Museum of the Weird
By Amelia Gray
Reviewed by Nick Kocz
Years ago, I took a class taught by someone who announced that she thought all experimental writing was a decadent sham since it failed to address real world concerns. While I had heard such pronouncements before, never had I heard it from someone as intelligent, and otherwise as conscientious a reader, as this teacher. When she let this comment slip, an anxious silence fell over the classroom. We looked at one another. We had just heard someone lay bare their prejudices.
I thought of this moment often when reading Amelia Gray’s Museum of the Weird, winner of FC’s Ronald Sukenick/American Book Review Innovative Fiction Prize. An astonishing number of the characters within Gray’s stories suffer from medical conditions that border on the farcical, eat things like hairballs and desiccated human tongues, and/or are anthropomorphic animals. Men are married to plastic bags of frozen tilapia and paring knives, and women have boyfriends who zipper themselves into suitcases. It’s fair to say that most of these stories fail to directly address "real-world concerns." So are they decadent? Or wishful?
What would my former teacher make of, say, "A Javelina Story," a story in which, through clerical error, a pack of javelinas are deputized as police negotiators in a hostage crisis? Not surprisingly, the javelinas lack interest in the situation they’ve been thrust into. Instead, they root through police supplies for sunflower seeds, destroying the equipment that more able negotiators might have used to communicate with the gun-wielding hostage-taker:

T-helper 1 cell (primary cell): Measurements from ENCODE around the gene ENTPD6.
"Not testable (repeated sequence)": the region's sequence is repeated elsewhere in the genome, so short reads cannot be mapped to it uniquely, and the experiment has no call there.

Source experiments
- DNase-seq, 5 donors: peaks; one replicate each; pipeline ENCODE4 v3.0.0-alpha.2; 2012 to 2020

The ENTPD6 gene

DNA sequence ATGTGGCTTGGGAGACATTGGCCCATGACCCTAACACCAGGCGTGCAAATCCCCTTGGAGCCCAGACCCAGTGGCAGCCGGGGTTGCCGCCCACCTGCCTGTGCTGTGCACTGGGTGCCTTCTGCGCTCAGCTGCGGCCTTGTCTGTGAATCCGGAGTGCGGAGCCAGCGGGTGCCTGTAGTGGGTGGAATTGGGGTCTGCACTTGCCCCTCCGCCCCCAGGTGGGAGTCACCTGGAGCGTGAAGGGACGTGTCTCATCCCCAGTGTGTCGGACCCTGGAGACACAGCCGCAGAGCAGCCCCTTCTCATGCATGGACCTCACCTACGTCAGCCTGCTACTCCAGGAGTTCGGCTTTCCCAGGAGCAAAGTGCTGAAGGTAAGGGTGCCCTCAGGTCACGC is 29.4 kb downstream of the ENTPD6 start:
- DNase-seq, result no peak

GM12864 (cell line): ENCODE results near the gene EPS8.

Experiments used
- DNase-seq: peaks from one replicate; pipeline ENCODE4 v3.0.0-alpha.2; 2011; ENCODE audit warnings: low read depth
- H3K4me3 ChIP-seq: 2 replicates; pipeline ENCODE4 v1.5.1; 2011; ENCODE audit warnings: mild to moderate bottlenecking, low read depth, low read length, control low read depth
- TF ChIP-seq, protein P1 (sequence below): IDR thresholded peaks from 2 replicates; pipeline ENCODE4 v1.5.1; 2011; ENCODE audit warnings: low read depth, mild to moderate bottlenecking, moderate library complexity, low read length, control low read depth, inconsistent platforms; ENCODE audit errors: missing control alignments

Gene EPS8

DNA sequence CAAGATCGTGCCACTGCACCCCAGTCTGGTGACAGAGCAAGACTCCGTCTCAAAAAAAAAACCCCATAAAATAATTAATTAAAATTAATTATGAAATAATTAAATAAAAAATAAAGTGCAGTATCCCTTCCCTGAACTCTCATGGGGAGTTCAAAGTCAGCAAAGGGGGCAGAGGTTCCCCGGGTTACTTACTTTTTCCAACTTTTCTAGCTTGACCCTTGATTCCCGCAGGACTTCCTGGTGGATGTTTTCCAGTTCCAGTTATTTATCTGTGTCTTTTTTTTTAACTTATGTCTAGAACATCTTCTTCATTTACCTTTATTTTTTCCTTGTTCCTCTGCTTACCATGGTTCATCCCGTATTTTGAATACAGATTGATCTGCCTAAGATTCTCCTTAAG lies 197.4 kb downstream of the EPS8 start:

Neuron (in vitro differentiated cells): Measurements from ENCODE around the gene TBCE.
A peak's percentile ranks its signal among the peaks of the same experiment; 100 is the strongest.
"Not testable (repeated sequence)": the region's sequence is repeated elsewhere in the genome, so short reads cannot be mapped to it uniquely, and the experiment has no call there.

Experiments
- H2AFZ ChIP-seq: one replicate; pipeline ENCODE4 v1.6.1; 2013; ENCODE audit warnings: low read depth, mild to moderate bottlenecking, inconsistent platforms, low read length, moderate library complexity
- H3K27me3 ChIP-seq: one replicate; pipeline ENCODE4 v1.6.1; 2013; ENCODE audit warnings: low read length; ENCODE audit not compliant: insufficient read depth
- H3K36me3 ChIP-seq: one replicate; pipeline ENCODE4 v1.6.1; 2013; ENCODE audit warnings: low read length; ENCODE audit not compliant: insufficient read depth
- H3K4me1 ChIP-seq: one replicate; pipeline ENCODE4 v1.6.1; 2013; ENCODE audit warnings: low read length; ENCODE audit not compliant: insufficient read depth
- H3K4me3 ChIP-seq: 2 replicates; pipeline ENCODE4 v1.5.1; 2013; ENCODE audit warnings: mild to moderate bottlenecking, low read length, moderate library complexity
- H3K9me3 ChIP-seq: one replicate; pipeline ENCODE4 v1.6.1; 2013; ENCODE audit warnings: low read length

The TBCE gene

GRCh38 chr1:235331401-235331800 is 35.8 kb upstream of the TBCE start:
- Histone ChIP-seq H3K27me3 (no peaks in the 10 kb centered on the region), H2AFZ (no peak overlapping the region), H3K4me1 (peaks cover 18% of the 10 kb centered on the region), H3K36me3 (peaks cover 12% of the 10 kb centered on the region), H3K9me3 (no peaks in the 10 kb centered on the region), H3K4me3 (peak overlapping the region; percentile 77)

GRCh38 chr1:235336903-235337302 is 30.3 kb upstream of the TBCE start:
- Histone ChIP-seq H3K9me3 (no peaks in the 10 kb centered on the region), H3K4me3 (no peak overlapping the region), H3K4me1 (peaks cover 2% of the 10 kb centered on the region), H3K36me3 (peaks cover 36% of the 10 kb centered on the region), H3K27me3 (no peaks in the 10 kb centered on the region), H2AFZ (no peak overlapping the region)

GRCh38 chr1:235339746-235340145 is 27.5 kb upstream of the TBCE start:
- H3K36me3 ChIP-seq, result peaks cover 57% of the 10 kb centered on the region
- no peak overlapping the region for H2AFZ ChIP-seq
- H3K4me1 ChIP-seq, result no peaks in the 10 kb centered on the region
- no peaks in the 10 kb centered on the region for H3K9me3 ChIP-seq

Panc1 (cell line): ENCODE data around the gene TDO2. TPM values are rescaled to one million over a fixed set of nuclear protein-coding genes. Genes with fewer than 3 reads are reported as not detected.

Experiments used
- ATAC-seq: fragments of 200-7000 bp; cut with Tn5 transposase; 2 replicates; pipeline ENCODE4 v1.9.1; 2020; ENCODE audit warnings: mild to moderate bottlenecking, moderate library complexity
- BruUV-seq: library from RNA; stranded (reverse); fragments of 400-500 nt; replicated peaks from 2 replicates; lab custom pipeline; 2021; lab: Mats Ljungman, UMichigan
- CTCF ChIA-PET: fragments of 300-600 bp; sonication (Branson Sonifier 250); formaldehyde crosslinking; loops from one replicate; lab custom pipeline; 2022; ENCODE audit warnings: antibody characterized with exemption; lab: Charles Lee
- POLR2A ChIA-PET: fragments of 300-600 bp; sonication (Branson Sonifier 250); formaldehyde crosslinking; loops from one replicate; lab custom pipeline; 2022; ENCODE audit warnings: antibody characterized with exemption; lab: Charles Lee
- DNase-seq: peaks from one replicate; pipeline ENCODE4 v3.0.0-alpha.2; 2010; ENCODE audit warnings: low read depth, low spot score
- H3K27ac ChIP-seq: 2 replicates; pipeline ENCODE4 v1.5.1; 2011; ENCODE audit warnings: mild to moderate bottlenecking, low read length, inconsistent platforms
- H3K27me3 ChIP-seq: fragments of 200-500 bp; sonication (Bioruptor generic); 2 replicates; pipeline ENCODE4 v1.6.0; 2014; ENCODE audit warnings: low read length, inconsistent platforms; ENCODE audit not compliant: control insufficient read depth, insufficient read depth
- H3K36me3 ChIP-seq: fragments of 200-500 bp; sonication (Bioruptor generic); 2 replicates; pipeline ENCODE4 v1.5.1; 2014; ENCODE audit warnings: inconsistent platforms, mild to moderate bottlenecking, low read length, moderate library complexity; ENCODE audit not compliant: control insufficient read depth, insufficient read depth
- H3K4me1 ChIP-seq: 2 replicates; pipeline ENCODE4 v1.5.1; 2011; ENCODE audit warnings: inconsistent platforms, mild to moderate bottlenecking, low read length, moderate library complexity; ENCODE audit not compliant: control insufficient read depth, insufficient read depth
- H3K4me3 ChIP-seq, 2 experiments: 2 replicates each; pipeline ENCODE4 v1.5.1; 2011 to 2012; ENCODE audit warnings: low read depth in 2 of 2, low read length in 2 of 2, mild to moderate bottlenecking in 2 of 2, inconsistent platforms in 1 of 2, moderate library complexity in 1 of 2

The sunflower seeds remained trapped in their packet, the slippery plastic elusive to the animal’s teeth. The javelina made a trumpeting noise and drove his trotter down, first crushing a cell phone, then one of the walkie-talkies. The other beasts were alarmed and excited by the noise and tumbled down the hill in a mass. In their excitement they crushed the flares, smeared the paper into the earth, broke the sight off the riffle and bent the outer rim of the bullhorn.
That the javelinas are ultimately unsuccessful in preserving the hostages’ lives seems beside the point of the story. Instead, there’s a moment when the hostage-taker realizes that everything the javelinas do runs contrary to his expectations of how proper negotiators should act. Trying to make sense of the situation, he thinks the javelinas are pursuing crazy psychological tactics to outsmart him.
"I could really learn something here," he thinks, and indeed, we all could learn something: When freed from the bonds of traditional realism, story possibilities explode in exciting ways.
In "The Cube," a story about two-thirds through this stunning collection, a massive iron monolith is discovered by picnicking children. When they touch it, they scald their hands. An inscription is printed on one side of the block: "EVERYTHING MUST EVENTUALLY SINK."